In May 2017, Senate Bill 4 (SB4) became a law. The bill aims to prevent local governments, police, and university campus police the ability to refuse to cooperate with federal authorities on immigration enforcement. Also, if law enforcement refuses to cooperate with federal officials, it would make the law enforcement guilty of a misdemeanor. This would fly in the face of many “sanctuary cities” in Texas and could lead to more deportations.
(Read the text of SB4 here.)
Where do Texans stand on SB4?
Texas Governor Greg Abbott has put his full support behind SB4. This puts him in an interesting position, as Austin aligns itself with many laws that are common in sanctuary cities.
Today I declared banning sanctuary cities to be an emergency item in Texas. We’ll get this done & penalize the offenders. #txlege
— Greg Abbott (@GregAbbott_TX) January 31, 2017
Controversially, Austin Sheriff Sally Hernandez stated that she would only hold immigrants if there was a warrant or if they committed a serious offense. According to the Austin Chronicle, this statement resulted in even more intense ICE raids in the city.
According to an interview conducted by Fox News, Sherriff Hernandez is well within her rights.
“The feds can’t tell a state or a local municipality how to handle immigration detainer requests put up by Immigration and Customs Enforcement,” Angela Morrison, a professor at Texas A&M University’s School of Law, told Fox News. “Under the 10th Amendment, it’s up to states and local municipalities to decide whether or not they will comply.”
Another serious concern is that, by passing SB4, this could discourage immigrants in general from reporting non-immigration crimes for fear of deportation. This prompted Houston Mayor Sylvester Turner to declare, “[The Houston Police Department] is not ICE and we don’t seek to be ICE.”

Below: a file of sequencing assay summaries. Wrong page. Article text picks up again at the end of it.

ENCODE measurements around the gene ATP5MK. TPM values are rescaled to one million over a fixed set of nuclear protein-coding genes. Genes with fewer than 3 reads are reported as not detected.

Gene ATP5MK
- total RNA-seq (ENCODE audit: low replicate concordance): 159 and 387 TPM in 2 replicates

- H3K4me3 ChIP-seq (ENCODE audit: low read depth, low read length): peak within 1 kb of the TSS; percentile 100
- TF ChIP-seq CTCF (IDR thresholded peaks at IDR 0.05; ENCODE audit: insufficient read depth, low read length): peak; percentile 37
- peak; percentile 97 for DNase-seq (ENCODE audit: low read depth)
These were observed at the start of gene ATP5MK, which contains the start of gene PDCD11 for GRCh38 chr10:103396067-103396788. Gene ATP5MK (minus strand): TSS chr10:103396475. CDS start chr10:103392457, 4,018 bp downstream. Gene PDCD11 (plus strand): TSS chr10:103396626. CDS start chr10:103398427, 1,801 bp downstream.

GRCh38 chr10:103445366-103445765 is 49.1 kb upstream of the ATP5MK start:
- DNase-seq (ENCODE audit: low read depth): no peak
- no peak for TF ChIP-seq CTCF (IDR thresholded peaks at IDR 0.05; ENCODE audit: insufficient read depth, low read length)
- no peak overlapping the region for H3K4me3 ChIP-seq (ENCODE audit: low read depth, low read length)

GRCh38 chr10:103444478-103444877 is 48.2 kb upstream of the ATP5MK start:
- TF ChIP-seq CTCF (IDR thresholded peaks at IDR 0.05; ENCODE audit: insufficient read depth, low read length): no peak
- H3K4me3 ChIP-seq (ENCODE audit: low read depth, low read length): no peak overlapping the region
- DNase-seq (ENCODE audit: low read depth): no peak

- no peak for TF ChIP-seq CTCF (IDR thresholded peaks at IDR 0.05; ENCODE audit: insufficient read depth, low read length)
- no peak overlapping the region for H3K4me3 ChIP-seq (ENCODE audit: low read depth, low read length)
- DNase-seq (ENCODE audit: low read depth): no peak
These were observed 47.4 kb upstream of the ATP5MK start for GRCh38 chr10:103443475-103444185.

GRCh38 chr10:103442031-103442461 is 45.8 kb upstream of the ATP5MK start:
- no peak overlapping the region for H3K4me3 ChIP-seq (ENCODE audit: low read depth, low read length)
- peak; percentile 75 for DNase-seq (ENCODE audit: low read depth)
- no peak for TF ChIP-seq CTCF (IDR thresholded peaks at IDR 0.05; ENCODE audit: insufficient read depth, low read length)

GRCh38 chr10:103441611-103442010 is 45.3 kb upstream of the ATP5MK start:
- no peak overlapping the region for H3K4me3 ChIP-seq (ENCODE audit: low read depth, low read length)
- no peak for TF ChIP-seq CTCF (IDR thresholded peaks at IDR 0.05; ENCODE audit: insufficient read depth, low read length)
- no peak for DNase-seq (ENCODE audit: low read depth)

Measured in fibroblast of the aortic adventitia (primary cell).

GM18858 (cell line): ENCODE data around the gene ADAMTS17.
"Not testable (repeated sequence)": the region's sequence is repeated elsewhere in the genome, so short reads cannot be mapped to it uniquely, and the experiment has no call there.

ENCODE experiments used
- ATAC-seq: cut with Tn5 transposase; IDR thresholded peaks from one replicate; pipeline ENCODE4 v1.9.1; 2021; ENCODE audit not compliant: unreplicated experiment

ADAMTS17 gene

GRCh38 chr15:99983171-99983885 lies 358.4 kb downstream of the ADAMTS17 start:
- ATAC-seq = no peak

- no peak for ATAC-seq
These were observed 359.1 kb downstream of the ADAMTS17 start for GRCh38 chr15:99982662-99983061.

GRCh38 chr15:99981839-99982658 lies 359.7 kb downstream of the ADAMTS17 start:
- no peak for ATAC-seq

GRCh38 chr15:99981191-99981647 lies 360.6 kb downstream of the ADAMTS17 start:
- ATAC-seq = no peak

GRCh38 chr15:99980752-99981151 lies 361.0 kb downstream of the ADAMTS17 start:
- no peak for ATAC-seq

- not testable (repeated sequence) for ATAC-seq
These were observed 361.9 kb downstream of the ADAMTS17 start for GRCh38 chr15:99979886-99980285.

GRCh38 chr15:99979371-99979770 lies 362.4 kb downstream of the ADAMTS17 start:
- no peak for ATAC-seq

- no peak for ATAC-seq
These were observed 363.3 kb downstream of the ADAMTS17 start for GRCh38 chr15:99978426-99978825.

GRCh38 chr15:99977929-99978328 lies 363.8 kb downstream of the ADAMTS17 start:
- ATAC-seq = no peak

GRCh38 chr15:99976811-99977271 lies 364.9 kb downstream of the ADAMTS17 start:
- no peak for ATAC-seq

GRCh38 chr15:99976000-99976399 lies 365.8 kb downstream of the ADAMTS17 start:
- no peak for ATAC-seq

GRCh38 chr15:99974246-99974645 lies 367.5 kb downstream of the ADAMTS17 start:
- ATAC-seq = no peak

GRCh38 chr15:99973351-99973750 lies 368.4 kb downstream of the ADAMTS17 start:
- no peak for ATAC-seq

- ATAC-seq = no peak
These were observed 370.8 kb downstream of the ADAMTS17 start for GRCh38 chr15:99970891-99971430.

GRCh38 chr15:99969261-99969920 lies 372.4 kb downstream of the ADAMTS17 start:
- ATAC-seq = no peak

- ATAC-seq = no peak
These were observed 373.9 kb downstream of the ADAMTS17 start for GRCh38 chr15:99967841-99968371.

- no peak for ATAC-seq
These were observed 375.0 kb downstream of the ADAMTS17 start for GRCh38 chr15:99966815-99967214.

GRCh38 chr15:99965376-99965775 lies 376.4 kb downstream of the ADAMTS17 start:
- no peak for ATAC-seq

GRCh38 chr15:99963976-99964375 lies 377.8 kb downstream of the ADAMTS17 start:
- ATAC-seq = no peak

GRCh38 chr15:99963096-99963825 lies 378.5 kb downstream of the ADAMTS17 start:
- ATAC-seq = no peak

However, many other Texans still support SB4 whole-heartedly, including those in the House and the Senate. The Texas Senate already passed SB4 in February 2017. Prior to the passage of SB4, the House was debating an almost identical bill for passage.
What Exactly are Sanctuary Cities?
The debate over the legality of sanctuary cities has created many serious issues. Notably, a major issue includes the definition of sanctuary cities.
A sanctuary city is a city that allocates fewer resources towards deportation of undocumented immigrants in the U.S..
Local governments that identify as sanctuary cities aim to create a safer environment to reduce other crimes. Also, undocumented immigrants end up using health services and other public resources, which could financially benefit these sanctuary cities.
There are no Texas cities which publicly declare themselves as “sanctuary cities” (unlike cities like San Francisco, CA and Boulder, CO). However, many cities in Texas align themselves with sanctuary city laws, including:
- Fort Worth
At this moment, local governments in Texas don’t have to report undocumented immigrants. Prosecuting undocumented immigrants falls under Immigration and Customs Enforcement (ICE). However, certain factions of the U.S. government want to limiting funding to sanctuary cities. With this tactic, they hope to get these sanctuary cities to help deport undocumented immigrants.
This is where SB4 comes in. By refusing local governments the ability to refuse federal immigration actions, this effectively gives priority to the Trump Administration’s anti-immigrant stance. Any local matters could be pushed aside if federal immigration officers arrive for operations in a city.
Will Sanctuary Cities Survive 2017 in Texas?
There are many factions looking to end sanctuary cities and deport undocumented immigrants from the U.S. This includes an executive order from President Donald Trump which intends to block federal funding from sanctuary cities so as to increase deportations.
However, the executive order was blocked on April 25, 2017, thereby granting a reprieve for sanctuary cities and a guarantee that they will receive federal funding. The reprieve may be short-lived, as President Trump has shown he will pass more executive orders if the original is ruled unconstitutional.
If you live in San Antonio and are concerned about any of these issues pertaining to sanctuary cities and beyond, call Salmon and Haas. We can help inform you and work towards giving you the peace of mind you need.